|Reversing the Spiral - The Population, Agriculture, and Environment Nexus in Sub-Saharan Africa (WB, 1994, 320 p.)|
The appropriate policy response and action program to address these problems are not easily brought into focus. Many of the most immediately attractive remedies have been tried and have failed. For example, individual land titlingintended to clarify resource ownership, prevent further degradation of common property regimes into de facto open-access situations, and improve tenurial securityhas been tried in several countries and has been beset by significant problems. Similarly, effort; to introduce "modern" agricultural technology in the form of higher-yielding varieties, chemical fertilizer, and farm mechanization have not met with great response from farmers. Soil conservation and forest protection efforts have had little success outside relatively small areas. And efforts to slow population growth through programs based primarily on the supply of family planning services and the distribution of contraceptives have not been successful in most SSA countries.
Enough is known already to incorporate the recommendations made here in projects and policy The main actions that can be defined are as follows:
· Promote demand for smaller families and family planning based on cultural and agricultural/economic incentives, rather than simply on the supply of family planning services.
· Create farmer demand for "sustainable" agricultural technology, partly through appropriate research and extension, partly by the elimination of open-access land tenure conditions, partly by the policy-created artificial scarcity of farmland, and necessarily through agricultural policy reform of the kind identified in SubSaharan Africa: From Crisis to Sustainable Growth (World Bank 1989d), which will make farming less risky and more profitable.
· Pursue measures necessary to create a market for fuelwood. This will require mainly land tenure reform, extension advice on agroforestry, and fuelwood plantations.
· Ensure that agricultural services and education serve women, in order to stimulate reduced demand for children, improve women's farming practices, and reduce the work burden in water and fuelwood gathering. This will save women's time for family management and food production and nonagricultural income generating activities.
· Reduce forest and wildland degradation by land tenure reform, agricultural intensification, infrastructure policy, migration policy, and population policy.
· Create environmental action plans to focus on agricultural and population causes of environmental degradation.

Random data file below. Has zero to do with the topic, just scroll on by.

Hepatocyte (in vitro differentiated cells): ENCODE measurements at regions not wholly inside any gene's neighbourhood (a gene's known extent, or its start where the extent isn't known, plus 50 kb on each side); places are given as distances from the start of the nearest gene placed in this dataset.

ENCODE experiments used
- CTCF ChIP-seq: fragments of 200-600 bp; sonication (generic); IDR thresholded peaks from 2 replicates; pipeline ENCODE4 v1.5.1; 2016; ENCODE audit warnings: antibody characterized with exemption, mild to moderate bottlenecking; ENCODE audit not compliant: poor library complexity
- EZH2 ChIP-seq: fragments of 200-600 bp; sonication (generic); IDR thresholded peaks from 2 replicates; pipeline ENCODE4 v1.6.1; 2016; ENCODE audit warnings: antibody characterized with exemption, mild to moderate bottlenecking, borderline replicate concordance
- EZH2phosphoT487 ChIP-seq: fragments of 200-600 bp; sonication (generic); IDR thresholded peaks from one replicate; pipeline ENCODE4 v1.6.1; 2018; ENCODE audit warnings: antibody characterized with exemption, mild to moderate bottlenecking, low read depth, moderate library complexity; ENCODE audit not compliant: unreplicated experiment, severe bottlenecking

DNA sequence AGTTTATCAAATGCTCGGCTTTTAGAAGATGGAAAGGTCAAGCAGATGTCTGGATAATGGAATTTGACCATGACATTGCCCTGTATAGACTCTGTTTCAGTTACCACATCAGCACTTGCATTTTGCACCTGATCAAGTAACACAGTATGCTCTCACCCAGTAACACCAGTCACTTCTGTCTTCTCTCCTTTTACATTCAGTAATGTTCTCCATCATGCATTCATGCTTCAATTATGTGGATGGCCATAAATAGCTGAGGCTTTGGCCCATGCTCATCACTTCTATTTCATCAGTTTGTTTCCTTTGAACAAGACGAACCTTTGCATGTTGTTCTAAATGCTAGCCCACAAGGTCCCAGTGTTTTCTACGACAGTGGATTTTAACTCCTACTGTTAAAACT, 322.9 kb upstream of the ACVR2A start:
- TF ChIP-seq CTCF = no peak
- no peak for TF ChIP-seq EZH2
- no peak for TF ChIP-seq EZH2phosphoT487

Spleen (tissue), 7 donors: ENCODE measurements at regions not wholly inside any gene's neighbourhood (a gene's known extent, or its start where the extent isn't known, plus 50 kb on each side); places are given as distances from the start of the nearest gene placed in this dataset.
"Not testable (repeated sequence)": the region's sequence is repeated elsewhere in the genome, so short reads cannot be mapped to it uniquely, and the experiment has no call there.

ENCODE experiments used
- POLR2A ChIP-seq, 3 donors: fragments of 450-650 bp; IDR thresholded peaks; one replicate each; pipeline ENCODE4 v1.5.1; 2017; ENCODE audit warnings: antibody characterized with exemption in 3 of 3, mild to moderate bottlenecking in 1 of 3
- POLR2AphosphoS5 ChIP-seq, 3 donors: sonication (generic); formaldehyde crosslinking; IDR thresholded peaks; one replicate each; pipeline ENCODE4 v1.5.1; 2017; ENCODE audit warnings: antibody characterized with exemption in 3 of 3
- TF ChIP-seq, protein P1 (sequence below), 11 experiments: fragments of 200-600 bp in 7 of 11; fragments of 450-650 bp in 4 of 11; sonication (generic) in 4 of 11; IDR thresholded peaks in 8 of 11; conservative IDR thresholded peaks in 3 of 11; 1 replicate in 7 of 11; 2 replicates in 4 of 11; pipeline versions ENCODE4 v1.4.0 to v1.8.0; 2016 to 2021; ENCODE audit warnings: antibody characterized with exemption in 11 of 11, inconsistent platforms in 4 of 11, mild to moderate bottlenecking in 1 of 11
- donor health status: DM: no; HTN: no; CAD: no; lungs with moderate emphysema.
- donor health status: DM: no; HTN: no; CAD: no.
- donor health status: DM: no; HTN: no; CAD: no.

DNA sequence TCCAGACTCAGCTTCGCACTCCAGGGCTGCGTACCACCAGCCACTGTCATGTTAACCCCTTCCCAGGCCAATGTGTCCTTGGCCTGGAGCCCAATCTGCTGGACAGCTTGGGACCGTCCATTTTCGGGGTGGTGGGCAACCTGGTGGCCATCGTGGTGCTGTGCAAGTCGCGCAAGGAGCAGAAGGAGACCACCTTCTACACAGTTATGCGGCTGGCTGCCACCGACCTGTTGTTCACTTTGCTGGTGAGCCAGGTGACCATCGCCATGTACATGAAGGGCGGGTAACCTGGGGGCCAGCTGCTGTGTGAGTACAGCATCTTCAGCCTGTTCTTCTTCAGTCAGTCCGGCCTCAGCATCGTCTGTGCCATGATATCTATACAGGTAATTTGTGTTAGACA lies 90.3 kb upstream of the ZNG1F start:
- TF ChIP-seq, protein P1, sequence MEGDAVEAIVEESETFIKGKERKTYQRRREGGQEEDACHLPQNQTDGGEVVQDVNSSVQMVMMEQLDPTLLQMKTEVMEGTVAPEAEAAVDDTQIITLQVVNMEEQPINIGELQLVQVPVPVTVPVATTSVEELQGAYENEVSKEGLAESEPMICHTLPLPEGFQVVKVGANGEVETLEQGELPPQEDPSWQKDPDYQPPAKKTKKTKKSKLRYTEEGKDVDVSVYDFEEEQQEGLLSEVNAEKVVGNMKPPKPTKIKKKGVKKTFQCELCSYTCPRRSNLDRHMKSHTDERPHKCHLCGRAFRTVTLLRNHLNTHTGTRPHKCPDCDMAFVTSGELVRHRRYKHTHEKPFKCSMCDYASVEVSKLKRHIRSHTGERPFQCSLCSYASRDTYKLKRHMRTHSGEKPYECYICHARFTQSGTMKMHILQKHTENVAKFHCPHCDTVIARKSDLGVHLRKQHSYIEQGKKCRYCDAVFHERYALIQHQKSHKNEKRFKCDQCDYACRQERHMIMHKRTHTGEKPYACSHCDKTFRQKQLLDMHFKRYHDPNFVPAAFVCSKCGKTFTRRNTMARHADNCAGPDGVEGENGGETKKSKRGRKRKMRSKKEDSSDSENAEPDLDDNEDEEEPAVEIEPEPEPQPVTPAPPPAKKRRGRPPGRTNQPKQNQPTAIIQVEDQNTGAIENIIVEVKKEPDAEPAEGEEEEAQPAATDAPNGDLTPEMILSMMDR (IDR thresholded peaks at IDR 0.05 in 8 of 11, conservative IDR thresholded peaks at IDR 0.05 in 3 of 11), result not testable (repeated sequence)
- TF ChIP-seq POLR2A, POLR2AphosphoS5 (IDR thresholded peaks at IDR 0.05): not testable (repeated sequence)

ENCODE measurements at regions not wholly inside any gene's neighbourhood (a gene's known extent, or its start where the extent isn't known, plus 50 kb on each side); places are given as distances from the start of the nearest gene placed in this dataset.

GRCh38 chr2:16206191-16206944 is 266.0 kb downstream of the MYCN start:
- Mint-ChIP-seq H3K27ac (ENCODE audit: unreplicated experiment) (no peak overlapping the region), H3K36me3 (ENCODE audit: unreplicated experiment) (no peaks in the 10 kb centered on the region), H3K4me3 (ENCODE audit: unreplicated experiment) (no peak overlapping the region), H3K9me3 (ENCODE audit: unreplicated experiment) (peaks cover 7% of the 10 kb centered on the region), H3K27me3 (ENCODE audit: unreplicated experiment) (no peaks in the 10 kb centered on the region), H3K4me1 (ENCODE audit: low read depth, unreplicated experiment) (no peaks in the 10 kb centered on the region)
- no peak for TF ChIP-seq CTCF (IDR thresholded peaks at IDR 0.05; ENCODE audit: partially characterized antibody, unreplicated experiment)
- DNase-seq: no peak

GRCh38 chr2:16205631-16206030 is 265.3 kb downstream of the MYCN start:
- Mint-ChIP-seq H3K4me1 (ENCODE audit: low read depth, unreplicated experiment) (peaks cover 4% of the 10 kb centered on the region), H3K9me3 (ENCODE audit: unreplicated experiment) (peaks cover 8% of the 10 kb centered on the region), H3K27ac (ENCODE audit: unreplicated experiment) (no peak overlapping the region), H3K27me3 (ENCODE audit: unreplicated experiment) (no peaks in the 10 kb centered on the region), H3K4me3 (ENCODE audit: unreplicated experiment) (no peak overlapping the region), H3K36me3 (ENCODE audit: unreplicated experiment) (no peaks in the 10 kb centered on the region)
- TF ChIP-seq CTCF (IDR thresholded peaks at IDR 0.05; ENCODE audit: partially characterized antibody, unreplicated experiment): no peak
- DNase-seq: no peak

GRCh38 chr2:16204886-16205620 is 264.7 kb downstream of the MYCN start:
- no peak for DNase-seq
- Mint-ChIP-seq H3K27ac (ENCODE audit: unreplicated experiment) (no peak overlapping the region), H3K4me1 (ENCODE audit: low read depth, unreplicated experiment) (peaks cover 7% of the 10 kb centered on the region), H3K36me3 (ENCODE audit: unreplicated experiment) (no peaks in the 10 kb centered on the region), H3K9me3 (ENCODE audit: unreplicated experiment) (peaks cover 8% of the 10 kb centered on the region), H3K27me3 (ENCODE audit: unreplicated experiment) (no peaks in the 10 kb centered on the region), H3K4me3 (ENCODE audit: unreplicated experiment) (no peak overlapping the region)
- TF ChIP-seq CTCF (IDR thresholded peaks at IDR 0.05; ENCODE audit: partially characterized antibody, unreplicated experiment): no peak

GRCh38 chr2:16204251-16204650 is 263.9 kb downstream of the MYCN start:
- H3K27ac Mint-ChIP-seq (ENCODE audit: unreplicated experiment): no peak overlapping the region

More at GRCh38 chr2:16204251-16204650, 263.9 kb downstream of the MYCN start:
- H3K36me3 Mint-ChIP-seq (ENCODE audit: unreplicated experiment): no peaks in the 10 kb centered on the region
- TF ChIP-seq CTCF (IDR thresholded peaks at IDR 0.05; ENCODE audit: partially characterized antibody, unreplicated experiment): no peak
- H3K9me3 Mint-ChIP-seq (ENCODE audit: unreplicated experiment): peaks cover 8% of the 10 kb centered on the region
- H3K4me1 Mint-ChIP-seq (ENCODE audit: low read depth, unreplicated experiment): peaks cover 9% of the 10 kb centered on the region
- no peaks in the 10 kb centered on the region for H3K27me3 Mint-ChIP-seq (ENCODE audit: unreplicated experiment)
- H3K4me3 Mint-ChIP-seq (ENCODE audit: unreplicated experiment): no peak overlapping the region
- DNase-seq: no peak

· Formulate urban policies that have links to population, agriculture, and the environment (as safety valves for population increase and market generators for agriculture and fuelwood products).
· Make greater use of spatial plans incorporating, above elements for specific localities.
· Encourage community and individual management of implementation. This is crucial and can be induced by affirming community and individual ownership of land and water resources and stimulated by fiscal and pricing incentives, allocation of public funds for community initiatives, adjustment of external assistance in support of local action, reorientation of public support services to back local initiatives, and training of community leaders.
Several SSA countries have begun to implement various elements of this action plan. Over twenty national environmental action plans are under preparation. Macroeconomic and agricultural policy reforms are underway in over half the African countries, although with mixed success. A few countries have successful family planning programs, and others are developing promising programs. Agricultural research and extension systems are beginning to place more weight on "sustainable'' technology and responsiveness to varying farmer demand. A very few countries have brought much of this together and obtained positive synergies between agricultural growth, environmental protection, and reduction in fertility rates. Kenya, Uganda, Tanzania, Botswana, and Mauritius are examples. Others, such as Ghana and Zimbabwe, are moving in the right direction. Major deficiencies remain in rural health care and education (particularly female education), rural infrastructure, participation of local communities in development efforts, forest and conservation policy, land tenure reform, urbanization policy, and family planning programs.